Market analyst: Adverse weather coming for South America

Ray Grabanski
Special to the Farm Forum

It’s the rainy season for South America - when the yield potential for grain is either enhanced or reduced.

So far this year, it looks like it is being reduced, as rather dry weather is occurring in central Brazil and crop forecasts are being reduced by private firms all over the world. The U.S. Department of Agriculture (UDSA) cut Argentina’s corn and soybean production forecasts slightly in the December report, but Brazil’s forecast has been left unchanged, so far.

South America’s weather forecast as of mid-December is still supportive to market prices, with below normal precipitation and above normal temperatures in most of South America next week and moderating that forecast somewhat in the 8-14 day forecast (as it typically does in a tropical environment).

You have to remember, Brazil has a 50% chance of rain nearly every single afternoon. So essentially, most citizens don’t listen to a weather forecast during the summertime. If you see clouds brewing overhead, it’s time to bring out the umbrella, as it normally rains every other day.

For weather watchers in the commodity markets, the question is not if it rains in Brazil, how much it will rain in Brazil. 10% less than average (average is about 3-4 inches per week during the rainy December and January period), or 10% more than average is a big deal for the summer and is the difference between a poor crop and a bumper crop on the sandy soils of Brazil. A drought is 45 inches of rain in the rainy season, and 55 inches is a wet year if you normally get 50 inches in the six month growing season. Of those six months, December and January are the two wettest.

In other world news, estimates out of China show the pig/sow herd is back to 90% of normal capacity as of Nov. 30, and should fully recover by the first half of next year.

While capacity has mostly recovered, prices are still much higher. Inventory needs to build to push prices back to normal ranges. Brazil’s farmers have 95% of soybeans planted, versus 96% last year at this time. AgRural cut its forecast for Brazil’s soy crop to 131.6 mmt, below USDA’s 133 mmt, but still a record output. Another group suggests 130 mmt so numbers are coming in smaller than USDA’s and getting smaller all the time.

Argentina’s soy crop is estimated at 48 mmt, while USDA just cut it to 50 mmt in December versus 51 mmt in November. There are many estimates now below USDA’s based on the late planting start in Brazil, and smaller area in Argentina. USDA has Argentina corn at 49 mmt and Brazil at 110 mmt, while private estimates are closer to 40-47 mmt in Argentina, and 102 mmt for Brazil corn. If so, there’s a lot more bullish news that will hit the corn and soybean markets.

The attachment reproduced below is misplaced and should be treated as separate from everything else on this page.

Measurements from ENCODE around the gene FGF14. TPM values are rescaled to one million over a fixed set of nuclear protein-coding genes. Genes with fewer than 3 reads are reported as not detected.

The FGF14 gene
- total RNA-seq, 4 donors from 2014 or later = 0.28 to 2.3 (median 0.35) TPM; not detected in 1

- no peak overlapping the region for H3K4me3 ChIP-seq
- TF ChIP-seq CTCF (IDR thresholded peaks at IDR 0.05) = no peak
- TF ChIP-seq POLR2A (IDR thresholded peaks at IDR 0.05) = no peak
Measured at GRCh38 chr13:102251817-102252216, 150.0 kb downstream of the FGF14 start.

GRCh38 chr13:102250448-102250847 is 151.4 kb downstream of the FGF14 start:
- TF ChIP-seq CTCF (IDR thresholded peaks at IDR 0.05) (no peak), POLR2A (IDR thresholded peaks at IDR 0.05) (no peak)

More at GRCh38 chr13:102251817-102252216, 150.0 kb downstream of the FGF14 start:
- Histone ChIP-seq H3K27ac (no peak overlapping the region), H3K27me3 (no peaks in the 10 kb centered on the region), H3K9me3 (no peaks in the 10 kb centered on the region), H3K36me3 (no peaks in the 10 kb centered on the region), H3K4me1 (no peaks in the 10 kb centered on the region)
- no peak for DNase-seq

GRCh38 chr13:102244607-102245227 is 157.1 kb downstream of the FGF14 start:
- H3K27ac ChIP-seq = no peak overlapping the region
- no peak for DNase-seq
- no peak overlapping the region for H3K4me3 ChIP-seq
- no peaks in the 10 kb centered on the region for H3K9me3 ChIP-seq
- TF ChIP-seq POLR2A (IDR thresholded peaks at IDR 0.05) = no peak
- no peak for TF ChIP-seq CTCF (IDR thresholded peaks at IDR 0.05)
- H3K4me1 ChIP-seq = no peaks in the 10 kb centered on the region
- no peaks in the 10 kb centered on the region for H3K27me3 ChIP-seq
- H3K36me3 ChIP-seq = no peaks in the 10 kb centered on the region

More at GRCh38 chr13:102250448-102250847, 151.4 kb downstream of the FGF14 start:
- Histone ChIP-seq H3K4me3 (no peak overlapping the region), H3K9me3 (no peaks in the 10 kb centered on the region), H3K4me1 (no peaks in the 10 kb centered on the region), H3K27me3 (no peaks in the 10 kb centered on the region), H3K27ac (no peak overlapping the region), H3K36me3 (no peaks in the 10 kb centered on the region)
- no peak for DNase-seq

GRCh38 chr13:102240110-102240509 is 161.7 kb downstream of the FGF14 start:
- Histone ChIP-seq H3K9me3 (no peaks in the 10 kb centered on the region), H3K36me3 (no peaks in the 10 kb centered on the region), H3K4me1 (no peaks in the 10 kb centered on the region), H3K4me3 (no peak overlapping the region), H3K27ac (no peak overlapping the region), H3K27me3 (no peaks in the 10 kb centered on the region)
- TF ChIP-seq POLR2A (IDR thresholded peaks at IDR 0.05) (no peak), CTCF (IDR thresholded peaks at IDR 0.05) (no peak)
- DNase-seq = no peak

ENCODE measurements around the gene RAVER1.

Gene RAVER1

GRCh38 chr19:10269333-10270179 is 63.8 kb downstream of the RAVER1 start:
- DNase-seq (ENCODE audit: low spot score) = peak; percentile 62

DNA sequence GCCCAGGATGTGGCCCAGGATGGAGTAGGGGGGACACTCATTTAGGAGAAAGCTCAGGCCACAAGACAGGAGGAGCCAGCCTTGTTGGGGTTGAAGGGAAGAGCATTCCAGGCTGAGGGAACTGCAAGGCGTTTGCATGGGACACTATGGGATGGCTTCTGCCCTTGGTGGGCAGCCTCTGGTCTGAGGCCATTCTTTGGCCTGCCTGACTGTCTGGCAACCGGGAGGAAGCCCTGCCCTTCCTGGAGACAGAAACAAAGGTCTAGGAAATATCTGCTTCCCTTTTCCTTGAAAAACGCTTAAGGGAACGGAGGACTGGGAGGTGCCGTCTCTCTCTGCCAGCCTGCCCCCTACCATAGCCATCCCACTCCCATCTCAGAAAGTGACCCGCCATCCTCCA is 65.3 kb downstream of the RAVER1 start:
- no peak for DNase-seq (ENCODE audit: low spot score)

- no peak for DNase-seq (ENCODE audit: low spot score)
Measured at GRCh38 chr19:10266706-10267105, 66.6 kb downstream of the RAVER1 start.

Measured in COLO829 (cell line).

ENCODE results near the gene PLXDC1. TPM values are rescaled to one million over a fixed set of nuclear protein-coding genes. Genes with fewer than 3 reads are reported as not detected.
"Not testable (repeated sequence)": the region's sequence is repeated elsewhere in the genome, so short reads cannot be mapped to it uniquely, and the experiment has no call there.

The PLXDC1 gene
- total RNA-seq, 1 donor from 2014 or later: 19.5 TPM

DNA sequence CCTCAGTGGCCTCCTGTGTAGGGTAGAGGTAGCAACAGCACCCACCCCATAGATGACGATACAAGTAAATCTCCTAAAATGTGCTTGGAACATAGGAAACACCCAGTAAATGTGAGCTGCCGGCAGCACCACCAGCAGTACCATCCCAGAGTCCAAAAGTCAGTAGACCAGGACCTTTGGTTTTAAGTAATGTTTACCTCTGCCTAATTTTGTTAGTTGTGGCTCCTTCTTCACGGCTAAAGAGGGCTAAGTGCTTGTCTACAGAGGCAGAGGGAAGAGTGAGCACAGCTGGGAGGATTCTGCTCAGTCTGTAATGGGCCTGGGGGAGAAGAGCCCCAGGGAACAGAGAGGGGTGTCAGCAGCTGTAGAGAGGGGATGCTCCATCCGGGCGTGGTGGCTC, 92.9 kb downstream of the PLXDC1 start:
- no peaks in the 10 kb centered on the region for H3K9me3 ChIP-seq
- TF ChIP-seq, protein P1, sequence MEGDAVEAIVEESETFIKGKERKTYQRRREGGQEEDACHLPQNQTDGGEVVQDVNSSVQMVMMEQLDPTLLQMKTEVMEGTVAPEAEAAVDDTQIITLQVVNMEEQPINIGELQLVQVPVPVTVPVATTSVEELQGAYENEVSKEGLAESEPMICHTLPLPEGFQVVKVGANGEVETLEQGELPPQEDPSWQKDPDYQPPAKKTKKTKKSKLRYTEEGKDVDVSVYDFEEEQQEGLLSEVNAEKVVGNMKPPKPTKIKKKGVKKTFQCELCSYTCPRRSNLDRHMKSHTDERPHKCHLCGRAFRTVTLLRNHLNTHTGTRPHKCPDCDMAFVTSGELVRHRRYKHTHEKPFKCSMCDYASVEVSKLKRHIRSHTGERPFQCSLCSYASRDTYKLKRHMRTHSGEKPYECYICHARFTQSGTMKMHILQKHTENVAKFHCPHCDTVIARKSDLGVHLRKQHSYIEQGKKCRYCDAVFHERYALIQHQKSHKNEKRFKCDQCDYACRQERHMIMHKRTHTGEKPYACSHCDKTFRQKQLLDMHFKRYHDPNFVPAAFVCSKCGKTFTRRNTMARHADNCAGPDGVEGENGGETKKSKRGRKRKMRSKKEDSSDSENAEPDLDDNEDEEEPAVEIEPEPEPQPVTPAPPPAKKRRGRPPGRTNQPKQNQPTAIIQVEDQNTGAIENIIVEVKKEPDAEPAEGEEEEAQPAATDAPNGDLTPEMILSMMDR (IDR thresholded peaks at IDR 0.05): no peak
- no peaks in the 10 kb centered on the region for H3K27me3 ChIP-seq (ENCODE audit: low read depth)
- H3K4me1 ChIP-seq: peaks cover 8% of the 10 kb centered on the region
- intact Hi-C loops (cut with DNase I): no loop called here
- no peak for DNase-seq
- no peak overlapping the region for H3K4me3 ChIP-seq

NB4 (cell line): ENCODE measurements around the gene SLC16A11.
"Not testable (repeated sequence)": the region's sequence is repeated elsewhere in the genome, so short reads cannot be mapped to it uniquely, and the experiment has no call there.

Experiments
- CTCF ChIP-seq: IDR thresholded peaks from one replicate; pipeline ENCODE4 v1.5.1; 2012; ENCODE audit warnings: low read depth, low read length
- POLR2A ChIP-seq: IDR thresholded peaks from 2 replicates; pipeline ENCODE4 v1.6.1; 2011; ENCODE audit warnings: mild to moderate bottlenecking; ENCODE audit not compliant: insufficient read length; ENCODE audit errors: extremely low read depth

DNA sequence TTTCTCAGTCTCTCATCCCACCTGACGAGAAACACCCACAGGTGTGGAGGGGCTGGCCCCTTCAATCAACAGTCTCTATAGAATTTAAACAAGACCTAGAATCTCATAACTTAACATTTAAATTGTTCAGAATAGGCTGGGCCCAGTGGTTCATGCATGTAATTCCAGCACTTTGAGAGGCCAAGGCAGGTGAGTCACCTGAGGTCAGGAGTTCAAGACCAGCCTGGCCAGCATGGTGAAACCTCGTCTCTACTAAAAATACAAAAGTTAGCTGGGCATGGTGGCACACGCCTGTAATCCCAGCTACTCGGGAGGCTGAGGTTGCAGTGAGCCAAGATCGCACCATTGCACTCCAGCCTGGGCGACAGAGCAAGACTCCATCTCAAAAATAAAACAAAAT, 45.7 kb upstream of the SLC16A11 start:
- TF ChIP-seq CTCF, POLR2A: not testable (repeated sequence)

We still haven’t finished the US production season estimates, either, as the January USDA report will project final corn and soybean yields. The U.S. December soybean yield estimate is still 0.5-1.0 bushel/acre too high.

This would reduce U.S. ending stocks from 175 mb to 100-135 mb, which is extremely tight already. Given that U.S. soybean exports are still well ahead of projections, there could be a 50-100 mb hike in U.S. exports, as well, which essentially eliminates the U.S. carryout. That cannot realistically happen, so obviously the market needs to do some rationing - and that can only be done with higher prices.

If South American weather problems also materialize through the end of the year, we could have an explosive situation in soybeans. U.S. exports of corn and soybeans continue to be strong, while Russia pushes exports out the door ahead of their export restrictions, which means lower U.S. wheat exports for now, but perhaps higher later.

Finally, we have a bullish situation in grains! It could be a very explosive situation in soybeans due to the tight U.S. stocks situation and the ongoing South American drought. The South American soybean yields will be the powder to ignite the rally, if weather remains adverse there. Once we get to March, though, a shortage of soybeans worldwide would pull acres away from corn, wheat and every other crop so that all grains become a very bullish situation. For the “Wrong Side Randy’s” who thought prices could never go up the past few years, you are a about to pay or probably already have paid some expensive ‘tuition’ for this marketing lesson!